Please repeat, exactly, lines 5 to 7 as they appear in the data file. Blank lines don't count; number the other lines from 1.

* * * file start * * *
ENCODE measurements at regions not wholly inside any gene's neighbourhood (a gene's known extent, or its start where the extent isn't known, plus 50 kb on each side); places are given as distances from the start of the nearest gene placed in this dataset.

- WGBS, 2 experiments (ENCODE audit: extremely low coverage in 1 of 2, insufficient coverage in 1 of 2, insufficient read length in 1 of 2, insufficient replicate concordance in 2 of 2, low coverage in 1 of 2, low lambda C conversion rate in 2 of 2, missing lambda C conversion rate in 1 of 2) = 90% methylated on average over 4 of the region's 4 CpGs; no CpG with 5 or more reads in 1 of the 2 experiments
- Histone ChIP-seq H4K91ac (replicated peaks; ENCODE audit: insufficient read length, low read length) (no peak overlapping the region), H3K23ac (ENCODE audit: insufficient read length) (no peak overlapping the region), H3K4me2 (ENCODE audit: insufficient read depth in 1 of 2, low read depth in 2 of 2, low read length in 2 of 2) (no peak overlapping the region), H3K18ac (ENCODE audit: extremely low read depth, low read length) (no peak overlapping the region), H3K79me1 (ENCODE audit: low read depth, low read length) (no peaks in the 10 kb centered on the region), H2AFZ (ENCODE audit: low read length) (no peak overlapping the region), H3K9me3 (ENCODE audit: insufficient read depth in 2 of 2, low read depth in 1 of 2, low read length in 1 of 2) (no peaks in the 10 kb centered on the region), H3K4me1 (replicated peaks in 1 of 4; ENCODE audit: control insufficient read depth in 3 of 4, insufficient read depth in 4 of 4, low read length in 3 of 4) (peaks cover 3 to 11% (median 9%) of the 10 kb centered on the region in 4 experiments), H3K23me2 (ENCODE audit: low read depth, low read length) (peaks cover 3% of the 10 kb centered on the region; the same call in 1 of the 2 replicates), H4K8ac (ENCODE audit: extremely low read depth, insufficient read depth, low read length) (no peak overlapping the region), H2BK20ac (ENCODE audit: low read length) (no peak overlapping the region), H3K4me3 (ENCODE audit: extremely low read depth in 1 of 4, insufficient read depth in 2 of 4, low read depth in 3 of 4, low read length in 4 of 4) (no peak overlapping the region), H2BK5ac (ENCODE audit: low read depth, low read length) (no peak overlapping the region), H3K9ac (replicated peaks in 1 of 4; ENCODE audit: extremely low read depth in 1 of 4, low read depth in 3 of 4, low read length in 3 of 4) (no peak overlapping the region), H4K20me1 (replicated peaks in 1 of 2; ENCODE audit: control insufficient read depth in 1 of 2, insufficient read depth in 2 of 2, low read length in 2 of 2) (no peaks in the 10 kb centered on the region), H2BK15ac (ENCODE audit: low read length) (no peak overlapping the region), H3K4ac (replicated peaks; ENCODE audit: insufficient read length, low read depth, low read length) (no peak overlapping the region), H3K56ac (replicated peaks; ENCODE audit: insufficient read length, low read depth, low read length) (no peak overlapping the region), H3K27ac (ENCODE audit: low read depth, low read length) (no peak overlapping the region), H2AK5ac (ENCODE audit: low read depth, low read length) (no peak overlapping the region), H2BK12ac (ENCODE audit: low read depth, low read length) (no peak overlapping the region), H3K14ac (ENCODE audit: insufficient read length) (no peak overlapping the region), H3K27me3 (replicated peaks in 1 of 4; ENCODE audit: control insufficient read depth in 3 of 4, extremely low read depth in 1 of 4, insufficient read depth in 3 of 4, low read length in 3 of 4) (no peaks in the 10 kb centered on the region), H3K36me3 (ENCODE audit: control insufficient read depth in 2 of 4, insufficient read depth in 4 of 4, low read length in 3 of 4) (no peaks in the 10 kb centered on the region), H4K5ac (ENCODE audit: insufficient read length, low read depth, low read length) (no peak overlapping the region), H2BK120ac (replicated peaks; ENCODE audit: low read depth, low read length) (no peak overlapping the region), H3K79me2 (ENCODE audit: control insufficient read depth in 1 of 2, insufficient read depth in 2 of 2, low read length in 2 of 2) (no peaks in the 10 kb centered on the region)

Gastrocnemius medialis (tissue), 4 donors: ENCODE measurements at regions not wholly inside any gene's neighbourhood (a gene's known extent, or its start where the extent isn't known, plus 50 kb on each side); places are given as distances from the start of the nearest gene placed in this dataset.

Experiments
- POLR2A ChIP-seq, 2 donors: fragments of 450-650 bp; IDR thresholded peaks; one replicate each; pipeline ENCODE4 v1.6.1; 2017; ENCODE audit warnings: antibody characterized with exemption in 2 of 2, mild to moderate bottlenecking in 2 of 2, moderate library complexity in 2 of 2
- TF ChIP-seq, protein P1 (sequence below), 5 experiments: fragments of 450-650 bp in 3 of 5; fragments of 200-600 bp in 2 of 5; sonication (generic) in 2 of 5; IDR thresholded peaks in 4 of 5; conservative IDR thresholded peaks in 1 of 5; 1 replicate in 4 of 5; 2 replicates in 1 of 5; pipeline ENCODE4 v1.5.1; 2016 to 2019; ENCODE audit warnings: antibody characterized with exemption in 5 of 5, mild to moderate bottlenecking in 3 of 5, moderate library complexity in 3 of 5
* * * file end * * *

Experiments
- POLR2A ChIP-seq, 2 donors: fragments of 450-650 bp; IDR thresholded peaks; one replicate each; pipeline ENCODE4 v1.6.1; 2017; ENCODE audit warnings: antibody characterized with exemption in 2 of 2, mild to moderate bottlenecking in 2 of 2, moderate library complexity in 2 of 2
- TF ChIP-seq, protein P1 (sequence below), 5 experiments: fragments of 450-650 bp in 3 of 5; fragments of 200-600 bp in 2 of 5; sonication (generic) in 2 of 5; IDR thresholded peaks in 4 of 5; conservative IDR thresholded peaks in 1 of 5; 1 replicate in 4 of 5; 2 replicates in 1 of 5; pipeline ENCODE4 v1.5.1; 2016 to 2019; ENCODE audit warnings: antibody characterized with exemption in 5 of 5, mild to moderate bottlenecking in 3 of 5, moderate library complexity in 3 of 5